C H A P T E R  4

Connecting Peripherals

This chapter discusses various methods of connecting peripheral devices to the SunSAI/P adapter and provides sample cable diagrams to aid in constructing the correct cable for your application, including:

Note - The cables shown in this section are for information only and are not supplied by Sun Microsystems.

Connecting to a Modem

To connect the SunSAI/P board to a modem, use a standard "straight-through" cable (FIGURE 4-1) to connect the modem to one of the DB-25 connectors on the connector box.

Note - Shielded cable must be used to remain in compliance with Part 15 of FCC rules.

Note - If you use modems for dial-in purposes, you may experience a problem where a modem will not hang up the phone line connection after all processes running on the port exit. As a workaround, configure the modem to be a bi-directional modem. Please refer to the Sun bug report number 4178202 for more information.

FIGURE 4-1 Modem Cable

Illustration shows a modem cable.

Connecting to a DTE Device

Terminals, serial printers, or another computer's serial port are examples of DTE devices. To connect the SunSAI/P board (which is also a DTE device) to another DTE device, you need a null modem cable or adapter.

Software Handshaking (XON/XOFF)

In most cases, serial terminals and printers need only a "three-wire" connection to the SunSAI/P board. The Solaris device driver supports XON/XOFF (software) handshaking, so the only signal lines necessary are Transmitted Data (TxD), Received Data (RxD) and Signal Ground (SG). Cables must be shielded to remain in compliance with FCC certification requirements, and the shield should be connected to Chassis Ground (GND) at both ends of the cable run.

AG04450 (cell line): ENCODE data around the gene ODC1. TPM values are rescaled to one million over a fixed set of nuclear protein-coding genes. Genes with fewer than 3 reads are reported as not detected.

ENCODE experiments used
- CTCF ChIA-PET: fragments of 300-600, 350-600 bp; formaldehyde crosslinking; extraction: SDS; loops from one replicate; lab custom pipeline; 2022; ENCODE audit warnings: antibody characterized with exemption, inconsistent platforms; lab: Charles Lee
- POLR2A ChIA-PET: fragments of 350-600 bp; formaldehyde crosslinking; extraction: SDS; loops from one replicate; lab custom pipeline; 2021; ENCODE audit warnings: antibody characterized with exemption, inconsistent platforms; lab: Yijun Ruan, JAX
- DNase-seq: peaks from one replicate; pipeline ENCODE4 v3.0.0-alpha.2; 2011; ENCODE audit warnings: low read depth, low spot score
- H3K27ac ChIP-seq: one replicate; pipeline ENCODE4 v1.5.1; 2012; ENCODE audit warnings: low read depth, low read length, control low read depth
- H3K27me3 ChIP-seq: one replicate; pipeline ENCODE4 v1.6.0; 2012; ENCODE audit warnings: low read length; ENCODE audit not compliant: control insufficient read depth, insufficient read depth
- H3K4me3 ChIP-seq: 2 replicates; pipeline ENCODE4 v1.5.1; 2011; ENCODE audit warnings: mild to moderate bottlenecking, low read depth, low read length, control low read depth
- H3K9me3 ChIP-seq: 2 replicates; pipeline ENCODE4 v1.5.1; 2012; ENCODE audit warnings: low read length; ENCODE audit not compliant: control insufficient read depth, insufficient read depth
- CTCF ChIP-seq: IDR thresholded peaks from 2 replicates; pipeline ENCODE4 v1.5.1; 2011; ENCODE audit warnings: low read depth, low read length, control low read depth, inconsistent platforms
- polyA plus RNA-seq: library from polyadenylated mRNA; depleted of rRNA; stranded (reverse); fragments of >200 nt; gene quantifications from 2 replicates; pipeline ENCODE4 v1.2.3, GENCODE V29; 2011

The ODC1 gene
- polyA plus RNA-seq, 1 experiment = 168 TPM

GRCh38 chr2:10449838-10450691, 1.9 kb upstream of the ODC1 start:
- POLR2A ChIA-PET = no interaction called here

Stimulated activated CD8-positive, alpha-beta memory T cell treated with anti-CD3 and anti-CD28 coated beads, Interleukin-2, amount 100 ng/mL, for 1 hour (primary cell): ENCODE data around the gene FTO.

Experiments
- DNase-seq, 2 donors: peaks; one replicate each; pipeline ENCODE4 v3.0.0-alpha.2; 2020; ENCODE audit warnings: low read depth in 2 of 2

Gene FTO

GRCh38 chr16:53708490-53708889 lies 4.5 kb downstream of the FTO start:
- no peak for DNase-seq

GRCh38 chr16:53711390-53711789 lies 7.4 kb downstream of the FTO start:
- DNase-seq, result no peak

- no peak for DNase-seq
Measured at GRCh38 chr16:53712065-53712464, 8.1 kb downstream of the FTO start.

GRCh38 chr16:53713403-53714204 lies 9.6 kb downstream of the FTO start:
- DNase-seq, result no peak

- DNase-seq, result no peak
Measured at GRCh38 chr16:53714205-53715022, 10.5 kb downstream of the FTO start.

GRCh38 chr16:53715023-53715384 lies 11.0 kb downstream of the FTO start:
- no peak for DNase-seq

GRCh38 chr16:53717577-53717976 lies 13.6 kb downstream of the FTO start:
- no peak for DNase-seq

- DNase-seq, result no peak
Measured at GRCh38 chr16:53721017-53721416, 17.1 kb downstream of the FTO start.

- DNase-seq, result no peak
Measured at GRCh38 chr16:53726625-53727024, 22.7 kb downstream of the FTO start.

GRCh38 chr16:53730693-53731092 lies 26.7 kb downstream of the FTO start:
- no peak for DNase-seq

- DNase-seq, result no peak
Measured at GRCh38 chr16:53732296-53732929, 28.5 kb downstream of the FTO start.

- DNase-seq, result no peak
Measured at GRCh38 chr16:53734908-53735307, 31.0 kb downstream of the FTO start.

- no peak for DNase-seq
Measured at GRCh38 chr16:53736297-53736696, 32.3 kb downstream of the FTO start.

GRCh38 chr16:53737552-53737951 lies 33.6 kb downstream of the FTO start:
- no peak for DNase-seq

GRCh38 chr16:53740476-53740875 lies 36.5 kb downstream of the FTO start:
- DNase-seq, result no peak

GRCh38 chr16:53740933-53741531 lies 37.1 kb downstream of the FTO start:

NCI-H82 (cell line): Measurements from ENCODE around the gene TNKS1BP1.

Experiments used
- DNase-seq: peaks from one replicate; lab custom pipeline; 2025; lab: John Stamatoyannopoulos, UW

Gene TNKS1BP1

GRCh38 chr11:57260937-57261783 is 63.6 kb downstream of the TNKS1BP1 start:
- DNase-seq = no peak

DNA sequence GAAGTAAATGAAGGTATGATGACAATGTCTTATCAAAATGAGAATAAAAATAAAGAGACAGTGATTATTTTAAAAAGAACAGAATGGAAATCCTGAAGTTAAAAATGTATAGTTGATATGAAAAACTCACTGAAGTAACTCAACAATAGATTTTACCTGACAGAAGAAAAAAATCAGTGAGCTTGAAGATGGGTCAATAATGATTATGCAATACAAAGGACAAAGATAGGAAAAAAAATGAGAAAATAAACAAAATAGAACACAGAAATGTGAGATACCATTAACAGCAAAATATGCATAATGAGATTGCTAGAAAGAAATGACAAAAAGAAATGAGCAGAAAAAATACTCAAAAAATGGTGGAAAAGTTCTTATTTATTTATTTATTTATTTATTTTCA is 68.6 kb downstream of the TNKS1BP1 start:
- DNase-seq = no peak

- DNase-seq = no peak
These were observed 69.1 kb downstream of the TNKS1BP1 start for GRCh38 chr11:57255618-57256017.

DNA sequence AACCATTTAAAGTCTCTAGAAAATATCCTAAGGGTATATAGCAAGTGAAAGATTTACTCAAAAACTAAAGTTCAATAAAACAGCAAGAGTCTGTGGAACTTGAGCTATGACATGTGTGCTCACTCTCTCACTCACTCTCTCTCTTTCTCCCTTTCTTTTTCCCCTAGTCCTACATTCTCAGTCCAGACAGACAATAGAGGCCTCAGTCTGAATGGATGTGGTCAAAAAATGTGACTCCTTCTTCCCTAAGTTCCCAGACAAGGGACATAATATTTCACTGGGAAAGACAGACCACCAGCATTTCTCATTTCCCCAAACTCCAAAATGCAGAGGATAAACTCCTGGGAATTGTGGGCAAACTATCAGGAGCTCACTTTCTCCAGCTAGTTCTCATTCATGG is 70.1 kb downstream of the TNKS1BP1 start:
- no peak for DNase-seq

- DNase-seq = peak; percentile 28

A simple cable for connecting a terminal or a printer to a DB-25 equipped SunSAI/P board is shown in FIGURE 4-2.

FIGURE 4-2 Simple Terminal/Printer Cable

Note - Shielded cable must be used to remain in compliance with Part 15 of FCC rules.

The cable shown in FIGURE 4-2 is a three-wire null modem cable--that is, Transmitted Data on one end of the cable is connected to Received Data at the other end, and vice versa.

The male DB-25 end can be plugged directly into most serial terminals and printers without any adapters. The female DB-25 end plugs directly into one of the DB-25 connectors on the connector box assembly.

Hardware Handshaking (Ready/Busy)

Most terminals and printers use Data Terminal Ready (DTR) for Ready/Busy hardware handshaking. The cable shown in FIGURE 4-3 supports this method.

FIGURE 4-3 Terminal/Printer Cable with DTR Handshaking

Note - Shielded cable must be used to remain in compliance with Part 15 of FCC rules.

Note - Some Okidata printers use a control signal on pin 11, called Supervisory Send Data (SSD) instead of DTR. In this case, simply connect CTS on the female DB-25 side to pin 11 of the male DB-25, instead of pin 20. Other printer manufacturers may use different methods of flow control. Consult your printer's documentation for specific wiring requirements.

Using Hardware Flow Control

To use clear to send (CTS)/request to send (RTS) hardware flow control with devices such as modems, we recommend using the options provided by the
/opt/SUNWconn/bin/sitty utility. Use the sitty rtspace and ctspace options instead of the following Solaris stty command options: crtscts, crtsxoff, rtsxoff and/or ctsxon. Refer to the sitty(1m) man page and Chapter 7 of the SunSAI/P User's Guide for more information about the sitty utility.